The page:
Cisco OTV (or Overlay Transport Virtualisation) is a technology inside Cisco Nexus switches (7K) for extending VLANs across a routed network. You can read all about OTV here and here. This post consists of an example configuration for a lab where you have a single Nexus 7K and you want to get OTV over multicast running between VDCs and comes from my CCIE study notes for when I was practicing with OTV. I’ve heard some people have issues with getting the multicast configuration working, so I figured I would share mine here.

First off, to create the illusion of a routed network, this will be an “OTV on a stick” type configuration and not a directly connected one (that would be too easy). Let’s take a look at the topology we want to create:

Cisco_OTV_Lab_with_Multicast_concept

We want the two servers in 10.0.10.0/24 to reach each other through the routed fabric in between. The supervisor we’re using has a 4 VDC limit and in this example I will be using all 4. The smaller router icons are VRFs on the SW1 and SW2 VDCs which you will see return in the configuration.

I’m going to assume you have a working knowledge of basic NX-OS, OSPF and OTV knowledge and have the VDCs set up, have the proper licenses, made the proper interface allocations (mind your M and F linecards and make sure absolutely no other connections are active and trunking, you’ll have a field day looking for why it doesn’t work otherwise) and can start from there. First, some basic information:

OTV Extended VLAN: 10
OTV Site-VLAN: 99
OTV Site-IDs: 0x1 & 0x2
OTV Control: 239.1.1.1
OTV Data Range: 232.1.1.0/24

Let’s begin with numbering all the interfaces and creating the OSPF network:

OTV1

SW1

SW1

OTV2

With that out of the way you should have a routed network and OTV1 should be able to reach OTV2:

Now it’s time for the multicast and OTV configuration. Disclaimer: I am not a multicast expert, but I know enough to get it to work. It might be very well that there is a more efficient way of setting this up, this is just what I did to get it working.

OTV1

SW1

SW2

OTV2

If you’ve come this far, you’ve got the following topology:

Cisco_OTV_Lab_with_Multicast_topo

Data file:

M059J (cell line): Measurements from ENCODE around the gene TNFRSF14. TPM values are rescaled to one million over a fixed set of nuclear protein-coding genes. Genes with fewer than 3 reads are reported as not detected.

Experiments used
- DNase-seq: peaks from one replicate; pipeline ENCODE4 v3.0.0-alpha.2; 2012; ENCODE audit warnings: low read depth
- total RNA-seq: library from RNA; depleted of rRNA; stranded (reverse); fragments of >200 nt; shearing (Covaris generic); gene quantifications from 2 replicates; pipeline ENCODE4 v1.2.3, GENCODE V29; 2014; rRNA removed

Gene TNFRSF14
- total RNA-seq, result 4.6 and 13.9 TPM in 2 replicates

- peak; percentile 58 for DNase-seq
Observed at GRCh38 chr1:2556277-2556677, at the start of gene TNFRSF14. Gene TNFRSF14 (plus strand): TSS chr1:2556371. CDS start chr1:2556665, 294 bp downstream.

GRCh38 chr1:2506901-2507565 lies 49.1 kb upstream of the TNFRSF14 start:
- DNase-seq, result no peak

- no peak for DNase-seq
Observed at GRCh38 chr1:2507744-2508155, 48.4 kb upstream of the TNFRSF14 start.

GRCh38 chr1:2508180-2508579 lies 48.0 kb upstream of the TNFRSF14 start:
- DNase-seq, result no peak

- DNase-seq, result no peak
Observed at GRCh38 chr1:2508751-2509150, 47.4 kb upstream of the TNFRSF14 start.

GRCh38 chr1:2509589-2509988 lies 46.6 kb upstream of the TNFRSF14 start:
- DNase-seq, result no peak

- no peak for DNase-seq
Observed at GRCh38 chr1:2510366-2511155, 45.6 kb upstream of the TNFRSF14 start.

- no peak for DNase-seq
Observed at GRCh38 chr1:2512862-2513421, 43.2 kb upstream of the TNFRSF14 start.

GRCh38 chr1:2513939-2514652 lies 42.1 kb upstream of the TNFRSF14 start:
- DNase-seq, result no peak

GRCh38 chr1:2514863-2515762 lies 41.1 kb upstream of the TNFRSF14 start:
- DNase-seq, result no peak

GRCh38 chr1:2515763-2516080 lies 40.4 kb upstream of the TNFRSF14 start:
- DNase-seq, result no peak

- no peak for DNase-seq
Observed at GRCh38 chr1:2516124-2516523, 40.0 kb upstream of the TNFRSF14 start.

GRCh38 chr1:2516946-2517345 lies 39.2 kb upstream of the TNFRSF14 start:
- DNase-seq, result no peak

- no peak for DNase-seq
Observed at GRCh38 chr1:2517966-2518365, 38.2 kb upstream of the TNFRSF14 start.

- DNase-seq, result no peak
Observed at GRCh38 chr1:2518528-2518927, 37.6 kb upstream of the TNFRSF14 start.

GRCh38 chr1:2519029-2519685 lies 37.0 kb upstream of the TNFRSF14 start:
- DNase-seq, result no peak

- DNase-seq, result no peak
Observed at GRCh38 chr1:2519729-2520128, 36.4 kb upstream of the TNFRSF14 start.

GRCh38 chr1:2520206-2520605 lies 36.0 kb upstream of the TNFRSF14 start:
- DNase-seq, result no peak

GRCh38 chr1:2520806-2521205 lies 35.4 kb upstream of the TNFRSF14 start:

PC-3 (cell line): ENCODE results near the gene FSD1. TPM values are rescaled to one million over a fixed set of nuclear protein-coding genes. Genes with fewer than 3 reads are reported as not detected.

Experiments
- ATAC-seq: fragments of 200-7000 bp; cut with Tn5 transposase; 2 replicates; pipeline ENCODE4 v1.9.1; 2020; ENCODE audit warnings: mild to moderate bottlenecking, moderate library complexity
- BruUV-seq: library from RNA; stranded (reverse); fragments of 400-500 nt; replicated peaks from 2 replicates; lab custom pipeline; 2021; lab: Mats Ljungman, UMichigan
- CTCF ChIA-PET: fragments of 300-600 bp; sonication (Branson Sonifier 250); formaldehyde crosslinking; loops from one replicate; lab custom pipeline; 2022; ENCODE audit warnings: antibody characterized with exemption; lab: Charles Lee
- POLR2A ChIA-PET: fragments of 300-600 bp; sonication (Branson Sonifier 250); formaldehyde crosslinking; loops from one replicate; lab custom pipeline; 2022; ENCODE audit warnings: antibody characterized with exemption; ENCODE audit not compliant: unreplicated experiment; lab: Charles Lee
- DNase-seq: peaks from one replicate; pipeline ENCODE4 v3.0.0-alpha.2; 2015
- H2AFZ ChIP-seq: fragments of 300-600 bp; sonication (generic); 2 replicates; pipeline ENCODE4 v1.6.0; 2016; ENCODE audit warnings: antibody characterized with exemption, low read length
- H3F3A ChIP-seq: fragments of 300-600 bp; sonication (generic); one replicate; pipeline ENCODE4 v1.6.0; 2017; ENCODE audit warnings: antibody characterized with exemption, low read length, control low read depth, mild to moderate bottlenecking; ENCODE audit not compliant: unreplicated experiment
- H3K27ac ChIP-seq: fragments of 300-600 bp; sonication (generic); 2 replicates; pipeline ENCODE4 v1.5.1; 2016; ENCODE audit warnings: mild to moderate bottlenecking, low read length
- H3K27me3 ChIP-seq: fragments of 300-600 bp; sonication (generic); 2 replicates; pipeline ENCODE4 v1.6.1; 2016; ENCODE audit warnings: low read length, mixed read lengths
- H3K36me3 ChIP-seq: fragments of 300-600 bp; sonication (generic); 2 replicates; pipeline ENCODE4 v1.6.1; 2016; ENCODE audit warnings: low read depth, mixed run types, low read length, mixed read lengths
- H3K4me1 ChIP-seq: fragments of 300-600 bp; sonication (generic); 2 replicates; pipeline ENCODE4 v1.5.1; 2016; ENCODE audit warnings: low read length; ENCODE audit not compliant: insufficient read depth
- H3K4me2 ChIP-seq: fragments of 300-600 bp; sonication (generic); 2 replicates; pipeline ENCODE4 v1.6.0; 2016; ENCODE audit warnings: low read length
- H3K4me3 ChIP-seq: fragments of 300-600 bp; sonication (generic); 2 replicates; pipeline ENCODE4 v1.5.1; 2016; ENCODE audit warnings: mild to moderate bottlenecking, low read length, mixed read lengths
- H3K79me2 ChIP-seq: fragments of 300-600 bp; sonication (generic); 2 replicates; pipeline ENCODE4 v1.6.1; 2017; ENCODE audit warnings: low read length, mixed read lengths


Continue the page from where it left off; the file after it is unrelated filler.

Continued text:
At this time, you should have a working OTV adjacency between OTV1 and OTV2. Don’t freak out when there’s no connectivity at first, as OTV adjacencies could take a while before they are actually forwarding. If there’s no connectivity, check the output of this command:

If your output is similar to the above output, wait patiently for the countdown to finish. After that grace period the VLAN status should switch to active.

If everything is working correctly, you should have these types of output:

If your adjacency is not online, you have some troubleshooting to do. Here’s a few links that could help you in that case:



Share the wealth!

2 comments on “Cisco OTV Lab with Multicast example

  • Hello there…

    Im also looking to setting up otv in a lab…but luckily, i have two separate 77ks to mess with…my question is, what is the reason for connecting sw1 and sw2?…also, is the multicast routing b/w sw1 and sw2 needed since that is done at the aed vdc?
    thanks in advance

    • Hi Sam,

      Thanks for your message. As for your questions, I’ll try to answer here. The reason for connecting sw1 and sw2 is to form essentially what is your dark fiber running between locations. This is where your traffic goes from location 1 to location 2. There is no way to create a ‘virtual wire’ between sw1 and sw2 internally, so you have to use a physical cable.

      Multicast is definitely also necessary on the sw1 and sw2 as that is the backbone of OTV. You’re right that multicast is used in the OTV VDCs, but it uses it to reach the other OTV instance on the other location. If your transport devices (sw1 and sw2) do not route multicast, the OTV instances won’t be able to talk to each other and form the OTV adjacency.

      Hope that helps.

Leave a Reply

Your email address will not be published. Required fields are marked *